NYPD Zoom meeting with assemblywoman bombed by pornographic photos

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Pornographic pictures splashed across screens while a state assemblywoman spoke during a  Zoom meeting last week with the NYPD’s 102nd Precinct Community Council.

An array of eight X-rated photos appeared as Jenifer Rajkumar, the first woman of South Asian descent to be elected to the state Assembly, appeared online.

“What the hell is this?” said a stunned Simcha Waisman, the council’s president.

Rajkumar was nonplussed.

“Greetings to all. Happy to be here,” she said. “I’m sorry for the hack that we seem to have right now. But stay focused on the matter at hand.”

Capt. Antonio Fidacaro, the 102nd commander — and red-faced Zoom host — quickly interjected, “We apologize. We’re working on this.”

“Not a problem,” Rajkumar continued calmly, with the graphic photos of naked people in sex acts still on the screen. “I just want to say to everyone, thank you. I’m so happy to be your assemblywoman and looking forward to doing great work with you this year.”

About 20 people were logged onto the Zoom meeting, including a dozen or so local residents, sources said.

The 102nd precinct covers central Queens, including Kew Gardens, Richmond Hill, Richmond Hill, Woodhaven, and northern Ozone Park — all neighborhoods included in the 38th Assembly District that Rajkumar represents.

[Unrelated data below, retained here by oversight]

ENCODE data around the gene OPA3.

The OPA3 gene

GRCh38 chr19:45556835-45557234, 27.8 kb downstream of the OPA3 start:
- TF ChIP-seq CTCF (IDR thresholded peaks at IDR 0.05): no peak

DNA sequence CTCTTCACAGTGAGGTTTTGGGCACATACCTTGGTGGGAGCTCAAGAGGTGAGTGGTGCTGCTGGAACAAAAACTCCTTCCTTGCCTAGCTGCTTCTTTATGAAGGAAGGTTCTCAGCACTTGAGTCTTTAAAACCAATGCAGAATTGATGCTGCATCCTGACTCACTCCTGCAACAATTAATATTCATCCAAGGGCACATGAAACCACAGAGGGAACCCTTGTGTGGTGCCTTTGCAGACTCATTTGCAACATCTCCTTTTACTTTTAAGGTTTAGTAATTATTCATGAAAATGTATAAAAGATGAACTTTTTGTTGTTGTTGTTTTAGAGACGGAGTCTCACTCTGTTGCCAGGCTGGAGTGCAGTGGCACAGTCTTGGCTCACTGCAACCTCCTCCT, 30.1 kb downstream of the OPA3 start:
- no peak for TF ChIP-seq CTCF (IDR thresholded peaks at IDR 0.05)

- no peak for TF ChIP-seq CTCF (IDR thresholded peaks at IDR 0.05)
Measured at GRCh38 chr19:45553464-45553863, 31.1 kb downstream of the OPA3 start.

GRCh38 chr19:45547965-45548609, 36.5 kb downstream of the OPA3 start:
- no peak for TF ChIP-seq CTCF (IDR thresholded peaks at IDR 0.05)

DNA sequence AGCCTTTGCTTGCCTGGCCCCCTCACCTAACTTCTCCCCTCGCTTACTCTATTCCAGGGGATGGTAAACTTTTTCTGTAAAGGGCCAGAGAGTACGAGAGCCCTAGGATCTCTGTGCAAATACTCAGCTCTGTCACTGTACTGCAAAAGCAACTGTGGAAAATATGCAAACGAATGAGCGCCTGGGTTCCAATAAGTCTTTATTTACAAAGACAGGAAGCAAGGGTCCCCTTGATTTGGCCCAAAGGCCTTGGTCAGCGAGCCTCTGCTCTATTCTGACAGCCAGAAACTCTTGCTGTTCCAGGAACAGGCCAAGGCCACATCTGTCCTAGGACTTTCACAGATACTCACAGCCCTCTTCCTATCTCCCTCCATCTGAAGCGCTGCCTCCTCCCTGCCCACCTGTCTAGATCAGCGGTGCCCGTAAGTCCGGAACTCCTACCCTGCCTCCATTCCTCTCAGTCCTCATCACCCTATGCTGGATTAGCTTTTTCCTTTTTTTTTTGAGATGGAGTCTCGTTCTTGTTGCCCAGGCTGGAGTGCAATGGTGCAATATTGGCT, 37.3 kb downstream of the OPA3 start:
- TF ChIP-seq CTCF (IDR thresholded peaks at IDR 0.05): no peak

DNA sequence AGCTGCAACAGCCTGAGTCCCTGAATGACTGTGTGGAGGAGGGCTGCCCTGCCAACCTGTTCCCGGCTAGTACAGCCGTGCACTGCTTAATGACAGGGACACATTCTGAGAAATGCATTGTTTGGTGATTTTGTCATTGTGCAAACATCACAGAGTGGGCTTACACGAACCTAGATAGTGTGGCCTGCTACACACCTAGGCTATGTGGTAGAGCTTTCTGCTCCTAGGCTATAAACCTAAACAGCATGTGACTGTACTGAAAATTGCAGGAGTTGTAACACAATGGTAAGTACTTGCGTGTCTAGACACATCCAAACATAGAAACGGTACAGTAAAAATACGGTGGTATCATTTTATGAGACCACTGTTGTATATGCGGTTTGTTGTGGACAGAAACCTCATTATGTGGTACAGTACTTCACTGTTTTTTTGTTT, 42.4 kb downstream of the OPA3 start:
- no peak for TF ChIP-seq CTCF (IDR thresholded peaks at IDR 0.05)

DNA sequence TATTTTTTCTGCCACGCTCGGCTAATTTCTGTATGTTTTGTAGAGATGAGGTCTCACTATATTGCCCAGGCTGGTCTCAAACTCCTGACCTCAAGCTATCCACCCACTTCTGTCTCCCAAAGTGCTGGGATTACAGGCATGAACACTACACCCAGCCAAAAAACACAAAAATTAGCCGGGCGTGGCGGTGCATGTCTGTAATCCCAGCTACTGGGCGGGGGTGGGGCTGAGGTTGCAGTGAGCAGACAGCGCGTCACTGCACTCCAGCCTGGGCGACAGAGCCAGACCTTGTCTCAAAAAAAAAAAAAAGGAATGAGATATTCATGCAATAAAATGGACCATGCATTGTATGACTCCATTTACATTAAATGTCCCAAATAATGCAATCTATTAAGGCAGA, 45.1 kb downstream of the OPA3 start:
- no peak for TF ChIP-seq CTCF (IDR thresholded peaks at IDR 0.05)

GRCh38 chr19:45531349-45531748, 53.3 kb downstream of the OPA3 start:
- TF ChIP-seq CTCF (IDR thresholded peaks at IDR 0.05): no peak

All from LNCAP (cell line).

Council vice president Sandra Datnarain told Rajkumar, “We welcome you to the community. Sorry again for all this, um, whatever is going on, the hacker.”

“I couldn’t ask for a better set of leaders,” Rajkumar replied, smiling. “Let’s make it a great year.”

With that, Capt. Fidacaro abruptly canceled the meeting.

The NYPD could not identify the Zoom bomber or a motive for the embarrassing cyber attack. Sources told The Post it seemed aimed at Rajkumar, an attorney and Democrat who defeated incumbent Assemblyman Michael Miller in last July’s primaries. She was elected Nov. 3.

Cops are still getting accustomed to holding community meetings online in the age of COVID.

In April, the city’s Cyber Command, which works to detect and combat cyber threats, “released guidance recommending specific security controls for videoconferencing platforms,” said City Hall spokeswoman Laura Feyer.

“We recommend agencies utilize videoconferencing platforms with security protocols in place whether that is with Microsoft Teams, Webex, or Zoom,” Feyer said. She would not explain if or why the 102nd Zoom system lacked the protocols.

NYPD spokeswoman Sgt. Jessica McRorie told The Post, “After this unfortunate incident, we will utilize additional security protocols going forward to prevent such an incident from reoccurring.”

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